Danger is real, but fear is a choice. That's the catchphrase of After Earth: the multi-million dollar epic from the minds of Will Smith and M. Night Shyamalan. You guessed it: it's as bad as those two sentences make it sound, but you should still go and see it. Here's why.
This review contains spoilers.
After Earth is set in the far-flung future where humanity has polluted the Earth to such an extent that we needed to evacuate. Humanity settled on a new planet called Nova Prime, where the presumably indigenous population of giant monsters called the Ursa start attacking and killing humans en masse. These aliens are blind, but can smell the fear pheramones excreted by humans. The Ranger Corps are the military effort charged with the survival of humanity, and their leader, Cypher Raige (Will Smith), can perform an act known as "ghosting": he feels no fear so the aliens think he's invisible.
Cypher Raige has some family issues, and decides to take his son, Kitai Raige (Jaden Smith) on a mission to bond with him. Cue convenient crash landing on Earth -- a planet the creatures of which have evolved to kill humans. Cypher is injured, so Kitai is charged with crossing the deadly landscape to find the tail section and the rescue beacon it contains.
The first problem with this movie's story-telling comes when Jaden Smith first opens his mouth. So literally in the first few frames. It seems everyone in the future has a weird, pseudo-British/pseudo-South African accent. Stack that on top of the fact that Jaden can't annunciate and you're left guessing what was said in pretty much every scene of the film.
Important plot points are obnoxiously foreshadowed like its a bad video game. Earth gets cold so Kitai has to reach a "hotspot" before nightfall; take this medication you only have so many of because the air is different here; this thing on your wrist is our communicator and it's the only way we can communicate; you're about to take a big painkiller with bad side effects. As each one is called out, you feel like the film is shoving it so far down your shirt to remember later that it's almost invasive. Of course the communicator will be broken; of course he won't make it to a "hotspot"; of course he won't have enough breathing medication. Subtlety is an art-form lost on After Earth.
Further to the obnoxious foreshadowing, you start to notice that the main character, Jaden Smith, is actually stupid on purpose. He's been told that he's crashed on a planet where everything here can kill you and every decision is life and death. so why not go throw goddamn rocks at giant killer monkeys, shout at giant predators to simply "go away" and generally disobey the orders of your superior, experienced commanding officer and father. Aren't you meant to be a soldier, kid? Boy oh boy.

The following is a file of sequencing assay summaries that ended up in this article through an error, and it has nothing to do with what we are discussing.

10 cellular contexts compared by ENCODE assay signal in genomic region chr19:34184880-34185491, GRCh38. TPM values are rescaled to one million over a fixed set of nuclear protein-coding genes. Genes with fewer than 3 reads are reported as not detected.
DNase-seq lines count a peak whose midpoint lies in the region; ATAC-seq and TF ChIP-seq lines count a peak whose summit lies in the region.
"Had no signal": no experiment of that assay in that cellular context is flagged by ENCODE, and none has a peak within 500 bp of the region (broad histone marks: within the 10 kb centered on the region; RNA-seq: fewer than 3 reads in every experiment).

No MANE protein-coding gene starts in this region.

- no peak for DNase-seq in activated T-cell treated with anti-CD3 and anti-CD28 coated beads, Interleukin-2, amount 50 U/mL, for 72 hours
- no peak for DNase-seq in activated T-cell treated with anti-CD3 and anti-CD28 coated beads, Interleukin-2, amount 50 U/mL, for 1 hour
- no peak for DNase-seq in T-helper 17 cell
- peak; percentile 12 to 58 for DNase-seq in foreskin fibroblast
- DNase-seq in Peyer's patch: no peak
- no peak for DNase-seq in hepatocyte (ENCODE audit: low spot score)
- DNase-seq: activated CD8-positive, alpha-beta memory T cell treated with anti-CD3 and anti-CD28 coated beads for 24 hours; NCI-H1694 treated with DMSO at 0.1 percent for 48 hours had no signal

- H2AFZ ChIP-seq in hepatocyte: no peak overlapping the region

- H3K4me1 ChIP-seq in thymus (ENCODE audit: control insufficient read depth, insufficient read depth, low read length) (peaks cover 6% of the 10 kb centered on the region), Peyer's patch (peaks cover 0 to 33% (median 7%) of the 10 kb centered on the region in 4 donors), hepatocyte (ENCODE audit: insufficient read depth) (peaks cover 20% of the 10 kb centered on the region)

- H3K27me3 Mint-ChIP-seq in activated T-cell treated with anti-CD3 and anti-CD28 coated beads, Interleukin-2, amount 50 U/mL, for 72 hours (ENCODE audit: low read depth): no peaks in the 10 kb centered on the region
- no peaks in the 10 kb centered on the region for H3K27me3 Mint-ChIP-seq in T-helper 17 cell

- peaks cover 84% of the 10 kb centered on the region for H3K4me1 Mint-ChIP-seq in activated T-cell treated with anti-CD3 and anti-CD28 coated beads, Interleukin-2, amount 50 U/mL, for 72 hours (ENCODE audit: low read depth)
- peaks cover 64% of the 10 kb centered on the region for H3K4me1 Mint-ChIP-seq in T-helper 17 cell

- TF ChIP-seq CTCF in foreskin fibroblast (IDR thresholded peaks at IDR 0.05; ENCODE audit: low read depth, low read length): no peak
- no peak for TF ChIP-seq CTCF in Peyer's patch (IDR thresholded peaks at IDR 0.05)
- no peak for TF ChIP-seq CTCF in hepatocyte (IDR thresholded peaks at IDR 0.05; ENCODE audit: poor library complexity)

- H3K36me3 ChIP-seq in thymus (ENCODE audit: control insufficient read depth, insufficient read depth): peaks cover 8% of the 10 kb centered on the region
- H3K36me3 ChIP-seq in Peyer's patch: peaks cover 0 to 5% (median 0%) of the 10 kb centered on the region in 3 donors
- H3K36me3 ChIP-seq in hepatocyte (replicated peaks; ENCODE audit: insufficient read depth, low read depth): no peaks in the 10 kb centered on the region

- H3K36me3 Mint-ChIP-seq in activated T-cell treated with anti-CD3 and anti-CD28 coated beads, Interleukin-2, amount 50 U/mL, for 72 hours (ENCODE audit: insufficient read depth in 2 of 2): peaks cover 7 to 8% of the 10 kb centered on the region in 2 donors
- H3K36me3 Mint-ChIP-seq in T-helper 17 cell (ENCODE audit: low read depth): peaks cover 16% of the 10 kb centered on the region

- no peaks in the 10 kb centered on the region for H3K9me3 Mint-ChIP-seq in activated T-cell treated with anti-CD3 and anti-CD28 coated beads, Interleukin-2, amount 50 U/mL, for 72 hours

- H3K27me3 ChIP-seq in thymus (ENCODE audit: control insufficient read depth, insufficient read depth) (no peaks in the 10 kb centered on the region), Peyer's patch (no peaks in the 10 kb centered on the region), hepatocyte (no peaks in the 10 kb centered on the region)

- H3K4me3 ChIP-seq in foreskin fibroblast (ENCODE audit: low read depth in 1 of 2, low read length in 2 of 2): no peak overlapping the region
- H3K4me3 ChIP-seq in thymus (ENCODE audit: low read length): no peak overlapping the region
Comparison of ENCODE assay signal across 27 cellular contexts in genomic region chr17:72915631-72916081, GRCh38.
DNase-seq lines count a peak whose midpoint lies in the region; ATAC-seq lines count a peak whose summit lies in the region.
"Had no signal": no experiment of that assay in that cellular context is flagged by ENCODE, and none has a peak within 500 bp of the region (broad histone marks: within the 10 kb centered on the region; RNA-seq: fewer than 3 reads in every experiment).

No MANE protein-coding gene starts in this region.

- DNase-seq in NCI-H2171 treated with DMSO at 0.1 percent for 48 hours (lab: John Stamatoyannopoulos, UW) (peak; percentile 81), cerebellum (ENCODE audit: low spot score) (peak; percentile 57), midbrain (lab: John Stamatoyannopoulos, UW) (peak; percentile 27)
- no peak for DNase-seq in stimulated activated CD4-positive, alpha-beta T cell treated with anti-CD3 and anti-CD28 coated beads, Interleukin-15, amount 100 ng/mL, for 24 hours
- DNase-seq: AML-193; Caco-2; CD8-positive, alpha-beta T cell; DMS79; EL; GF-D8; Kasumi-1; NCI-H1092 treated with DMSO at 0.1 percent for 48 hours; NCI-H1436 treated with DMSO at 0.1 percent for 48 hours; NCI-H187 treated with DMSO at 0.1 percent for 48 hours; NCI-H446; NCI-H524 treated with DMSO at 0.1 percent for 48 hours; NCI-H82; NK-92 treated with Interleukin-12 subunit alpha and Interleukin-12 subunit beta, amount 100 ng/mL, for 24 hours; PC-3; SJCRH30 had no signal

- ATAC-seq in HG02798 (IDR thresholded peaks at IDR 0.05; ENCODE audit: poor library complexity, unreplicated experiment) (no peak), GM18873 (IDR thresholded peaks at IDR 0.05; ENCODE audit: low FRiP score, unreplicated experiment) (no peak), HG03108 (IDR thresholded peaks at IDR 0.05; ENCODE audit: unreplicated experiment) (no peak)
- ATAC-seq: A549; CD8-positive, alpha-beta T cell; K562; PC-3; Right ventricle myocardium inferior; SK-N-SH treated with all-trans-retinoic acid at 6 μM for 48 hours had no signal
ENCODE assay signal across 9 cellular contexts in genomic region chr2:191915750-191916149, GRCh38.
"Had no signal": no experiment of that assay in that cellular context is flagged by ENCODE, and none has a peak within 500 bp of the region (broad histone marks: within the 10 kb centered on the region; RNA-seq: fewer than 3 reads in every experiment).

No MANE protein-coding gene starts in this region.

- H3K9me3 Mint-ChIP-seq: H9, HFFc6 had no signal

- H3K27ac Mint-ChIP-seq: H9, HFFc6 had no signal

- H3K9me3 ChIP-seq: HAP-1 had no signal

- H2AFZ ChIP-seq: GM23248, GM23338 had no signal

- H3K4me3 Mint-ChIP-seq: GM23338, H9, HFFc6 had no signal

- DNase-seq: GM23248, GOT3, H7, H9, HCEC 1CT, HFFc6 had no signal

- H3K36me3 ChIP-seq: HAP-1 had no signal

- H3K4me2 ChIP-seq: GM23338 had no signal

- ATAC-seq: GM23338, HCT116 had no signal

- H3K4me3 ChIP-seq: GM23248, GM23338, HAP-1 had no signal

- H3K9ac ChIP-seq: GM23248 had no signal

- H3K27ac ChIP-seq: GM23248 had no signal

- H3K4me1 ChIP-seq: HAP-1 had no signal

The real issue with this movie is in the interaction between characters. Basically it's Jaden Smith wandering through a jungle, talking to stuff that isn't there and responding to his on-screen and off-screen father, Will, who is in another location. There's no believable emotion from either of them in a movie that feels about as wooden as your dining table.
It's not completely unwatchable, but it's close.
The saving grace of this film comes from the technology used to make it happen.
M. Night Shyamalan shot this film natively in 4K with one of Sony's first flagship cameras. We're told that it was literally shot with a camera bearing the serial number 000001. It costs $85,000 for the camera and an additional $20,000 for each lens on top of that. No loose change here.
The camera can actually shoot native 8k, but because nothing really supports it yet, it was mastered in 4k instead. There are over 200 4K-capable cinemas in Australia, but Sony can't guarantee that they'll all show the film as such. They all have the 4K print, but session times may vary. Check with your local ticket office before booking.
Technology is also woven nicely into the story to show off cool futuristic gadgets. There are holographic x-ray machines that project what's going on in your limbs onto the limb itself, making it appear translucent. There are tablet computers that roll up like mouse mats. There's an awesome ship shaped like a stingray. Jaden Smith wears a suit with adaptive camoflage: it's normally brown but turns black when it sees motion around him and turns pale when his health is in jeopardy. Stuff like that is really cool and on top of the awesome way it was shot in the jungles of Costa Rica and the deserts of North America, it's a reason to go and see this film. Make sure you're not expecting anything story-wise, however.
If you want an end of the world/Earth revisited movie, shot natively in 4K that sounds freaking spectacular and doesn't waste 90 minutes of your time, go see Oblivion with Tom Cruise.
After Earth hits cinemas nation-wide today.
Images: Sony Pictures